The even mead, that erst brought sweetly forth News have I that my Nell is dead i' the spital The freckled cowslip, burnet, and green clover, Of malady of France;
Wanting the scythe, all uncorrected, rank, And there my rendezvous is quite cut off. Conceives by idleness, and nothing teems Old I do wax, and from my weary limbs But hatefuldocks, rough thistles, kecksies, burrs, Honour is cudgelled. Well, bawd I'll turn, Losing both beauty and utility; And something lean to cut-purse of quick hand. And as our vineyards, fallows, meads, and To England will I steal, and there I'll steal :
hedges, And patches will I get unto these cudgell’d scars, Defective in their natures, grow to wildness ; And swear I got them in the Gallia wars. Exit. Even so our houses and ourselves and children
Have lost, or do not learn for want of time, SCENE II. — Troyes in Champagne. An Apart
The sciences that should become our country, ment in the French King's Palace.
But grow like savages, as soldiers will
That nothing do but meditate on blood, Enter, at one door, King HENRY, BEDFORD, To swearing and stern looks, diffus’d attire,
GLOUCESTER, EXETER, WARWICK, WEST- And every thing that seems unnatural. MORELAND, and other Lords ; at another, the Which to reduce into our former favour Prench King, Queen ISABEL, the Princess You are assembled ; and my speech entreats KATHARINE, ALICE, und other Ladies, the That I may know the let why gentle Peace Duke of BURGUNDY, and his Train.
Should not expel these inconveniences, K. Hen. Peace to this meeting, wherefore we And bless us with her former qualities. are met!
K. Hen. If, Duke of Burgundy, you would the Unto our brother France, and to our sister,
peace, Health and fair time of day ; joy and good wishes Whose want gives growth to the imperfections To our most fair and princely cousin Katharine ; Which you have cited, you must buy that peace And, as a branch and member of this royalty, With full accord to all our just demands ; By whom this great assembly is contrivd, Whose tenours and particular effects We do salute you, Duke of Burgundy ;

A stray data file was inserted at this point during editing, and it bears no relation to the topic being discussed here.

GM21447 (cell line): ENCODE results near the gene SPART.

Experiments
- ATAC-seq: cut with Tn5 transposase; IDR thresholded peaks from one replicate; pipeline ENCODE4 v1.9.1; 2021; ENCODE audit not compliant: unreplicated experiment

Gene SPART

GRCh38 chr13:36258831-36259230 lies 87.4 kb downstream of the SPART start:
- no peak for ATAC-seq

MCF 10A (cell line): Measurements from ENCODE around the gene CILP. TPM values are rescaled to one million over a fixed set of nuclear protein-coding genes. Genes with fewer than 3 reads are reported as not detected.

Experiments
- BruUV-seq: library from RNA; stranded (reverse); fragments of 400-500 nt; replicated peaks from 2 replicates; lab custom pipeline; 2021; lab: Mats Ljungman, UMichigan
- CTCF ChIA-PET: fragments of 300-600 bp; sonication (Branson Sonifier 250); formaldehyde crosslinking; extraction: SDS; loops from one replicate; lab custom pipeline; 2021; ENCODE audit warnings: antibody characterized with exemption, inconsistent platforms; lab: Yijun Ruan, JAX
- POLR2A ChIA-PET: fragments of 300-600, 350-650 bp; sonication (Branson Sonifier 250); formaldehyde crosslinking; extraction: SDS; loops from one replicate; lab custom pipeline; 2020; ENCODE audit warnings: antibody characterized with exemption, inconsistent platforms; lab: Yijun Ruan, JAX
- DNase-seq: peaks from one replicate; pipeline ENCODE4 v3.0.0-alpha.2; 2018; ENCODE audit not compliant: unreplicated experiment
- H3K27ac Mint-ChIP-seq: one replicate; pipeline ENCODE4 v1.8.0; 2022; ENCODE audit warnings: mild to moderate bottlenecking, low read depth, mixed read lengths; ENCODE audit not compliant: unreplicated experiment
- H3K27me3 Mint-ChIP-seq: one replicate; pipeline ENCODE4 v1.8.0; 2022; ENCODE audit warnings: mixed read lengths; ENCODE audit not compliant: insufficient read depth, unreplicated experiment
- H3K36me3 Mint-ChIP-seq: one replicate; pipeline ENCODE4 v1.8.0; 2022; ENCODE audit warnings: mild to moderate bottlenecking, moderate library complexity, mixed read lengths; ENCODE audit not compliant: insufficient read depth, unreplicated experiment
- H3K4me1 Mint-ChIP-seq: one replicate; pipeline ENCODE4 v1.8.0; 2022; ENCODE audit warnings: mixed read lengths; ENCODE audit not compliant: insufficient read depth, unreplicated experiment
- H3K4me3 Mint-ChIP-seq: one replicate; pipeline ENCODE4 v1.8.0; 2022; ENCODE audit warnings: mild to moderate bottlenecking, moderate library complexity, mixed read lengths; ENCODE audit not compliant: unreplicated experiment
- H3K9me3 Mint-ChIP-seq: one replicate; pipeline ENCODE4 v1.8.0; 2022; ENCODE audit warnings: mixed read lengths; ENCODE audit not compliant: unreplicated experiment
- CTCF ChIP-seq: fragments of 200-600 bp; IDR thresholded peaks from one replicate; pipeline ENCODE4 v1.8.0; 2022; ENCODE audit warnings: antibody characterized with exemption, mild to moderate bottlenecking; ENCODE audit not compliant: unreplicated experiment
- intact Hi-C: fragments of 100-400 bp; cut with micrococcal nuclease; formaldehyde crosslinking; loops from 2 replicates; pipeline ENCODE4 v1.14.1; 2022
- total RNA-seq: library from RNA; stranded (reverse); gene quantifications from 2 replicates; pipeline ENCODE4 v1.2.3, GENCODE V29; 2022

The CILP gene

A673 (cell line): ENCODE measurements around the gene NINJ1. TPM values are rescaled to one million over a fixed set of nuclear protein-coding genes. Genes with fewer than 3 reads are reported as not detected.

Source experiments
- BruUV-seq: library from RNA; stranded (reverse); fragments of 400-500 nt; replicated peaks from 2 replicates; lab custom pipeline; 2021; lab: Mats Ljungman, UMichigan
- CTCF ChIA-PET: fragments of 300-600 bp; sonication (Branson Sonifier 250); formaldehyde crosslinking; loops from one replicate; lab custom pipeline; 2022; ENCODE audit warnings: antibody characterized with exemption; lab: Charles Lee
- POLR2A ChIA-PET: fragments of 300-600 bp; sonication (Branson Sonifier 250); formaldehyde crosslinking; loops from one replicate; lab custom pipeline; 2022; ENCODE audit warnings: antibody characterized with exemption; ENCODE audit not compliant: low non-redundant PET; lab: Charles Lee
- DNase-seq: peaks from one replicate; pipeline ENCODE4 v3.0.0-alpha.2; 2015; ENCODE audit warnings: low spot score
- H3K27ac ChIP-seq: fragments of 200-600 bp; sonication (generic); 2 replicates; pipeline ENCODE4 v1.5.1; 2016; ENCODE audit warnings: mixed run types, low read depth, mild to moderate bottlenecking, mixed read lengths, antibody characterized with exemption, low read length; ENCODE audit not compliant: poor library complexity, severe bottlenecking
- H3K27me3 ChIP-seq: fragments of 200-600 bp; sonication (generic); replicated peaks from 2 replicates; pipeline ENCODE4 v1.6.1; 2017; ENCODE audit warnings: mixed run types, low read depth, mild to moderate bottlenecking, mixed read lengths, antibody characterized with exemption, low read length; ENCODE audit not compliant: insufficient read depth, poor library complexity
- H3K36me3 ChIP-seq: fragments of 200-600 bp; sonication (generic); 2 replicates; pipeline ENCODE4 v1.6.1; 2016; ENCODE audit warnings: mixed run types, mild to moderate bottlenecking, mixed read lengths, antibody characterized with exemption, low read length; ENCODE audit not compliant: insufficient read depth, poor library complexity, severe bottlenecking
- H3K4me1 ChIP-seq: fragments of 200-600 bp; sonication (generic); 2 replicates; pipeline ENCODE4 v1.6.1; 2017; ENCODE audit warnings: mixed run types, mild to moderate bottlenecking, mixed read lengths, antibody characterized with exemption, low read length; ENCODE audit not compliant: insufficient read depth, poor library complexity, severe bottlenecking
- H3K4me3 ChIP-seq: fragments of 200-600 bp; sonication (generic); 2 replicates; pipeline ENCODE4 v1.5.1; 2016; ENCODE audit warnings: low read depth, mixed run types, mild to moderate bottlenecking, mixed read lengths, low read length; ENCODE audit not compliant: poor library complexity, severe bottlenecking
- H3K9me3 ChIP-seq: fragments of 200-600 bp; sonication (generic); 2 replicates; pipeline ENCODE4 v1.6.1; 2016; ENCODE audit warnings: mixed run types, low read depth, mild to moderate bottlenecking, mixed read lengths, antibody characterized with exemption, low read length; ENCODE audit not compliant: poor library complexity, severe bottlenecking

You have, enschedul'd briefly, in your hands. And, princes French, and peers, health to you all ! Bur. The king hath heard them; to the which Pr. King. Right joyous are we to behold your as vet face,
There is no answer made. Most worthy brother England ; fairly met :
Well then the peace, So are you, princes English, every one.
Which you before so nrg'd, lies in his answer. Q. Isa. So happy be the issue, brother England, Fr. Ring. I have but with a cursorary eye Of this good day and of this gracious meeting, O’erglanc'd the articles : pleaseth your grace As we are now glad to behold your eyes ; To appoint some of your council presently, Your eyes, which hitherto have borne in them To sit with us once more, with better heed Against the French, that met them in their bent, i To re-survey them, we will suddenly The fatal balls of murdering basilisks :
Pass our accept and peremptory answer. The venom of such looks, we fairly hope,
K. Hen. Brother, we shall. Ğo, uncle Exeter. Have lost their quality, and that this day And brother Clarence, and Shall change all griefs and quarrels into love. 20 Gloucester,
Warwick and Huntingdon, go with the king ; eloquence, nor I have no cunning in protestation; And take with you free power to ratify,
only downright oaths, which I never use till Augment, or alter, as your wisdoms best urged, nor never break for urging. If thou canst Shall see advantageable for our dignity, love a fellow of this temper, Kate, whose face Any thing in or out of our demands,
is not worth sun-burning, that never looks in And we 'll consign thereto. Will you, fair sister, his glass for love of any thing he sees there, let Go with the princes, or stay here with us? 91 thine eye be thy cook. I speak to thee plain Q. Isa. Our gracious brother, I will go with soldier : if thou canst love me for this, take me; them.
if not, to say to thee that I shall die, is true; Haply a woman's voice may do some good but for thy love, by the Lord, no; yet I love When articles too nicely urg'd be stood on. thee too. And while thou livest, dear Kate, take K. Hen. Yet leave our cousin Katharine here a fellow of plain and uncoined constancy, for with us :
he perforce must do thee right, because he hath She is our capital demand, compris'd
not the gift to woo in other places ; for these Within the fore-rank of our articles.
fellows of infinite tongue, that can rime themQ. Isa. She hath good leave.
selves into ladies' favours, they do always reason Exeunt all but King HENRY, KATHARINE, themselves out again. What ! a speaker is but
and ALICE. a prater ; a rime is but a ballad. A good leg K. Hen, Fair Katharine, and most fair, will fall, a straight back will stoop, a black beard Will you vouchsafe to teach a soldier terms will turn wbite, a curled pate will grow bald, a Such as will enter at a lady's ear
100 fair face will wither, a full eye will wax hollow; And plead his love-suit to her gentle heart? but a good heart, Kate, is the sun and the moon ;